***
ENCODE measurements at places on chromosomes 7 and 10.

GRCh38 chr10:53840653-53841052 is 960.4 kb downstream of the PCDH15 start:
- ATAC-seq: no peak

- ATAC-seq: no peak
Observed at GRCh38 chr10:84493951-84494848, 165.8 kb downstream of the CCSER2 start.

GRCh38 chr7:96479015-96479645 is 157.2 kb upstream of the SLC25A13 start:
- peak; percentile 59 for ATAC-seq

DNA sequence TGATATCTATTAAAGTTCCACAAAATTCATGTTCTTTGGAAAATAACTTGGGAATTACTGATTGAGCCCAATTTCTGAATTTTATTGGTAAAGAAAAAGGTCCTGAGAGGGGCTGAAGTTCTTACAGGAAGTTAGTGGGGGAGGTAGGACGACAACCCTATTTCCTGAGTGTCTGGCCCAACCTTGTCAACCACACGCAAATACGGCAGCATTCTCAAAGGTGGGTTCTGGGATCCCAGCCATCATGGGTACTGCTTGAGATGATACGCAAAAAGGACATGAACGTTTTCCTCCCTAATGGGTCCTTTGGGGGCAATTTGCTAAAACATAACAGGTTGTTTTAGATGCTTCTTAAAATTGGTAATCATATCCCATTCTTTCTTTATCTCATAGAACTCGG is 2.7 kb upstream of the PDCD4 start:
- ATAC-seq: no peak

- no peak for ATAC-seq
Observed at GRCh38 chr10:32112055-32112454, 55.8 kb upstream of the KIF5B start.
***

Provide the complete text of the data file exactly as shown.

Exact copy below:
ENCODE measurements at places on chromosomes 7 and 10.

GRCh38 chr10:53840653-53841052 is 960.4 kb downstream of the PCDH15 start:
- ATAC-seq: no peak

- ATAC-seq: no peak
Observed at GRCh38 chr10:84493951-84494848, 165.8 kb downstream of the CCSER2 start.

GRCh38 chr7:96479015-96479645 is 157.2 kb upstream of the SLC25A13 start:
- peak; percentile 59 for ATAC-seq

DNA sequence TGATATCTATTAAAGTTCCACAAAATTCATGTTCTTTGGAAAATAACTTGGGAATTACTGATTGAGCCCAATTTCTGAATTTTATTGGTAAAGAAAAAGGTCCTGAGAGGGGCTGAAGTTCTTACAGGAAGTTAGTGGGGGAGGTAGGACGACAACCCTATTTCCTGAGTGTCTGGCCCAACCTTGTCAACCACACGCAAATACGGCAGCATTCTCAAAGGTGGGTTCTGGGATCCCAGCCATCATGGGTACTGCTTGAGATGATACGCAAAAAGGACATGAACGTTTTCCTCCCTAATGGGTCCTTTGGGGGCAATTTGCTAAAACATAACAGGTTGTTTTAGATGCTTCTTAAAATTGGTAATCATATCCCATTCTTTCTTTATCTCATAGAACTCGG is 2.7 kb upstream of the PDCD4 start:
- ATAC-seq: no peak

- no peak for ATAC-seq
Observed at GRCh38 chr10:32112055-32112454, 55.8 kb upstream of the KIF5B start.